Flash rust is a problem but it is usually easy to remove by sanding, brushing, etc after the part has dried. Depends a LOT on the water being used too, seems the spring water at my place does not have nearly (if any) the flash rust problem as the city water I had at my shop. I used the DuPont Metal Etch solution back in the Lacquer primer days in an effort to use it right (if there is such a thing as using that crap right! ) and it would turn an otherwise clean looking panel into a colored panel that had hues of blue and brown but mostly a golden brown, little doubt what that was! I got flash rusting each time I did this but I simply scuffed it off and applied the primer, never had any problem at all and it sure seemed to help adhesion.
|03-14-2009 01:48 PM|
|crownver||The electrolysis method I'm trying does not use any kind of chemical, but must be immersed. All you use is sodium carbonate to create an electrolyte. Bought some ph adjuster at a hot tub supplier. Don't know if this is the same as the shower method?|
|03-14-2009 11:39 AM|
The one thing that I can't get my head around is rinsing bare metal with water. I remember using a product such as this years ago and after following directions and rinsing it a VERY fast flash rust occured. I have never used it since. I obviously did something wrong if this is a standard procedure.
|03-14-2009 11:36 AM|
Just jarshing you Mikey!
|03-14-2009 11:09 AM|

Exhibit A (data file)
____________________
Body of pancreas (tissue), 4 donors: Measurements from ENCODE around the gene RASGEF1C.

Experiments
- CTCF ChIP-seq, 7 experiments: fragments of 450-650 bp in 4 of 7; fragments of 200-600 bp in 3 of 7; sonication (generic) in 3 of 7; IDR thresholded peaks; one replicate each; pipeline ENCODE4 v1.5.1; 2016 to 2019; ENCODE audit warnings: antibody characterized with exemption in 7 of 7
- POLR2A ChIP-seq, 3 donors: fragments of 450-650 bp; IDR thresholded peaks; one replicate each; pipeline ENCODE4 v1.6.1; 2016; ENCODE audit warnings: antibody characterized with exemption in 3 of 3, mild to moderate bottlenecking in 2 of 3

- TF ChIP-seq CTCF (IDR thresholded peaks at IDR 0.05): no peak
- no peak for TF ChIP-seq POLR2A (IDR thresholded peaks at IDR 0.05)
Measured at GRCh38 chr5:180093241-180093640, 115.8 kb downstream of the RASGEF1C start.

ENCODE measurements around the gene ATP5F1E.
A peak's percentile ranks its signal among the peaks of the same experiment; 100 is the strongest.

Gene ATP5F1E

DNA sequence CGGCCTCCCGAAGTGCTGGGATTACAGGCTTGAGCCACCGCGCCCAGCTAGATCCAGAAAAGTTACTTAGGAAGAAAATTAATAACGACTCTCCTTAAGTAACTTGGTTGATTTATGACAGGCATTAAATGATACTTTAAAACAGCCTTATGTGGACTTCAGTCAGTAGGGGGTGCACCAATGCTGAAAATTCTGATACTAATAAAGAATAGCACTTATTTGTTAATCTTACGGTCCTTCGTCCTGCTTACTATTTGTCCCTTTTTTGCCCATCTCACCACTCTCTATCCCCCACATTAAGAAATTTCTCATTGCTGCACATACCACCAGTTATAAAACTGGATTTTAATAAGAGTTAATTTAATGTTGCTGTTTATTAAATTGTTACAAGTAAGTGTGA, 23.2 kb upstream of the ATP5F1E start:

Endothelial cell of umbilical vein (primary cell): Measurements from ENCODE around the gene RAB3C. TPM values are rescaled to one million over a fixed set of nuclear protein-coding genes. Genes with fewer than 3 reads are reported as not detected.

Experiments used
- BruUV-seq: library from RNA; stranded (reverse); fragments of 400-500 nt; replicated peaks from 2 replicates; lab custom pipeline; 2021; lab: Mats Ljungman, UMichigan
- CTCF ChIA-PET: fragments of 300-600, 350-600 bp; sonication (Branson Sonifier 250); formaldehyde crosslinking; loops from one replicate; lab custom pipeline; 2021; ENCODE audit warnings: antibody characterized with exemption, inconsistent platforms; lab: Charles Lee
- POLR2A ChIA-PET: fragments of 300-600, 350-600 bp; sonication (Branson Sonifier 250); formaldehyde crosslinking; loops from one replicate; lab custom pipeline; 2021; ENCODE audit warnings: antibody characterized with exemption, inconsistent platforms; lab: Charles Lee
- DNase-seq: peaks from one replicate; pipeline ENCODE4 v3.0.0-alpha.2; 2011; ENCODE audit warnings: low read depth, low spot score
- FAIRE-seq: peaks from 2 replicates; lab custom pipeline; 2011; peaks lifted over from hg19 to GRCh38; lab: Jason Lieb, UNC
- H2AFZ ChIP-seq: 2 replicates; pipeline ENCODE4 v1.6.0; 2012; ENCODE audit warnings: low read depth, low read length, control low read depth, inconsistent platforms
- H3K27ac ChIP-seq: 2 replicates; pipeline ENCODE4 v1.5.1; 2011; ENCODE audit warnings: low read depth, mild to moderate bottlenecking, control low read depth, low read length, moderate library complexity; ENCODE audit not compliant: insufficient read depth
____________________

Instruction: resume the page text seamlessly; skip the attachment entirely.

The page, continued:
When using any of the Phosphoric acid rust removers such as Rust-Mort, Ospho, etc (when used a remover and not a "converter") a person can choose to leave the Phosphate coating or not. If it is left to dry then the coating will remain but if it is thoroughly rinsed with water before it dries it will leave clean metal. If it dries and the coating needs to be removed later then it is a simple matter of re-wetting with the product and then rinsing before it dries again.
|03-14-2009 10:27 AM|
I've rated this pleasant and technically educational thread and submitted it to be included in the knowledgebase.
|03-14-2009 10:14 AM|
In response to the original questions regarding rust removal with: D-rust it, Safest rust remover, Evapo rust.
The most important, overlooked aspect of these fluids is that they are NON-HAZARDOUS, the 'greenest' of all rust removal technologies available today.
These products do not need to be neutralized after use due to their chelant based chemistry. You simply rinse the part thoroughly w/ water. One of the products mentioned will not leave any kind of coating on the metal after it is rinsed off. there will be nothing between the metal and the finish coat. In my opinion, this is the best adhesion one can achieve. The drawback is that the metal should be protected from further rusting with a spray on, 'dry to the touch', protectant or if small enough, wrapped in VCI paper, etc. The other two will leave a thin phosphate coating which will protect the metal from subsequent rust, but only for a short time. The coating they leave may, or may not be acceptable for finish coating.
These products will not cause any hydrogen embrittlement that I am aware of.